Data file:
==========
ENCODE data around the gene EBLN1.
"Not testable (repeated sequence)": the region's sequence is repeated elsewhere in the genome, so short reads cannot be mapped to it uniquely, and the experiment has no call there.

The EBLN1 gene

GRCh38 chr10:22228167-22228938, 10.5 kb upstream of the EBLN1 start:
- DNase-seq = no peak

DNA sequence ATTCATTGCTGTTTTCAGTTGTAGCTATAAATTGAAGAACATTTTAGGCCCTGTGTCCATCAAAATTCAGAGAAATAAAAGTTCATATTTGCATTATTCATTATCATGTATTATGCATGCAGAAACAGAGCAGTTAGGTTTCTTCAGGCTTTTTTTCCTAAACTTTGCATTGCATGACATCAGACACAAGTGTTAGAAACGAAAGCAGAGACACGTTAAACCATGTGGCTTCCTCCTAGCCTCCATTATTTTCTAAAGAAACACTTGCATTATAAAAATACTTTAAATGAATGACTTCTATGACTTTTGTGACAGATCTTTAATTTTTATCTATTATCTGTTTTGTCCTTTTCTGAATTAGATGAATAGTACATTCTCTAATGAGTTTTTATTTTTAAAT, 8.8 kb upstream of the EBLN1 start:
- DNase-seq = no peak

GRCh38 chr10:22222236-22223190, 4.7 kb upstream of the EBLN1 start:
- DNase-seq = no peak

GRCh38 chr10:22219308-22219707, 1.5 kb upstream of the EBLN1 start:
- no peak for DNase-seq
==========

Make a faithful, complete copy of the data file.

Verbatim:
ENCODE data around the gene EBLN1.
"Not testable (repeated sequence)": the region's sequence is repeated elsewhere in the genome, so short reads cannot be mapped to it uniquely, and the experiment has no call there.

The EBLN1 gene

GRCh38 chr10:22228167-22228938, 10.5 kb upstream of the EBLN1 start:
- DNase-seq = no peak

DNA sequence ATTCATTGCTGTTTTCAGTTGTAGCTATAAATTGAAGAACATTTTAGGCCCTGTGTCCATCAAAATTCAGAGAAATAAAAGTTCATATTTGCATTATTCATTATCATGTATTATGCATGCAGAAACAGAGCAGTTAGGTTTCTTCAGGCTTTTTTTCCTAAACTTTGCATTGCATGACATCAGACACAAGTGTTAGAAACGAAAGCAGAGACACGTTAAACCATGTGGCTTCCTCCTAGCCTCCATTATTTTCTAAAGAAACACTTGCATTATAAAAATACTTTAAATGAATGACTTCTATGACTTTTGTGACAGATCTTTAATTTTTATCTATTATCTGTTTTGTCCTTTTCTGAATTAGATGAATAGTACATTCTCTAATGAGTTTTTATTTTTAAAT, 8.8 kb upstream of the EBLN1 start:
- DNase-seq = no peak

GRCh38 chr10:22222236-22223190, 4.7 kb upstream of the EBLN1 start:
- DNase-seq = no peak

GRCh38 chr10:22219308-22219707, 1.5 kb upstream of the EBLN1 start:
- no peak for DNase-seq